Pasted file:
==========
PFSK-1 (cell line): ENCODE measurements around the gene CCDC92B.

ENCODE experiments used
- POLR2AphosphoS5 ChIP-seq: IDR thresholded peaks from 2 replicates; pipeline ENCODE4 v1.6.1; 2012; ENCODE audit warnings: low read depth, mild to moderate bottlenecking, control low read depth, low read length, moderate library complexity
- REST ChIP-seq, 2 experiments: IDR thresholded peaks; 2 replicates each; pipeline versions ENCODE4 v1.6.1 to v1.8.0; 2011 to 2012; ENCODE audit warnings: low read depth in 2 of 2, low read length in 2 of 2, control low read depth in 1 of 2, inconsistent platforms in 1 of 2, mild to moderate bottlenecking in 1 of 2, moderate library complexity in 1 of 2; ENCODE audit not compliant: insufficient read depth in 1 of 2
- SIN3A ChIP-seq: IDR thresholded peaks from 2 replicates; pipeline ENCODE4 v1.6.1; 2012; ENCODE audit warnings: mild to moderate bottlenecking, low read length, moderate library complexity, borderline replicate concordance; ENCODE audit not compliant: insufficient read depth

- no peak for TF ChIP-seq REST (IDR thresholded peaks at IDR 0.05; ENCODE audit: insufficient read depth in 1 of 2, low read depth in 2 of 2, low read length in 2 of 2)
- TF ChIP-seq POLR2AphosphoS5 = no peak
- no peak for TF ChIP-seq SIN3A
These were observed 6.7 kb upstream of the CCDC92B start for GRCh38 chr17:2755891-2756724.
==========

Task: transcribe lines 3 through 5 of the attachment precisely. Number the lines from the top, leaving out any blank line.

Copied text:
- POLR2AphosphoS5 ChIP-seq: IDR thresholded peaks from 2 replicates; pipeline ENCODE4 v1.6.1; 2012; ENCODE audit warnings: low read depth, mild to moderate bottlenecking, control low read depth, low read length, moderate library complexity
- REST ChIP-seq, 2 experiments: IDR thresholded peaks; 2 replicates each; pipeline versions ENCODE4 v1.6.1 to v1.8.0; 2011 to 2012; ENCODE audit warnings: low read depth in 2 of 2, low read length in 2 of 2, control low read depth in 1 of 2, inconsistent platforms in 1 of 2, mild to moderate bottlenecking in 1 of 2, moderate library complexity in 1 of 2; ENCODE audit not compliant: insufficient read depth in 1 of 2
- SIN3A ChIP-seq: IDR thresholded peaks from 2 replicates; pipeline ENCODE4 v1.6.1; 2012; ENCODE audit warnings: mild to moderate bottlenecking, low read length, moderate library complexity, borderline replicate concordance; ENCODE audit not compliant: insufficient read depth